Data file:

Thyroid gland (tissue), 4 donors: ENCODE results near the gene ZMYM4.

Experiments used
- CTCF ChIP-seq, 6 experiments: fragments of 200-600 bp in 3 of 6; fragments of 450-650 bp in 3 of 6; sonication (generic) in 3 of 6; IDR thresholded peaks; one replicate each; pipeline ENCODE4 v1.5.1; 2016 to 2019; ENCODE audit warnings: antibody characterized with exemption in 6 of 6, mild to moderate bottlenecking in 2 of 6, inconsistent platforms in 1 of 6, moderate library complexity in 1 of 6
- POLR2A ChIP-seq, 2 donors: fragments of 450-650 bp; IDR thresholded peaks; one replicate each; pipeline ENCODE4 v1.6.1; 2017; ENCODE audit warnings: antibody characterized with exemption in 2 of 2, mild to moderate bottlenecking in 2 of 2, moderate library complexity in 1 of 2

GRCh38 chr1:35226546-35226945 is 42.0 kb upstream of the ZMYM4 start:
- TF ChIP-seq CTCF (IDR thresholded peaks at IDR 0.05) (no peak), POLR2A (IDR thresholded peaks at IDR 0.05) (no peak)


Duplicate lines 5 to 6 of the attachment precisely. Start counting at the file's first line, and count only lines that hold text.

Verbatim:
GRCh38 chr1:35226546-35226945 is 42.0 kb upstream of the ZMYM4 start:
- TF ChIP-seq CTCF (IDR thresholded peaks at IDR 0.05) (no peak), POLR2A (IDR thresholded peaks at IDR 0.05) (no peak)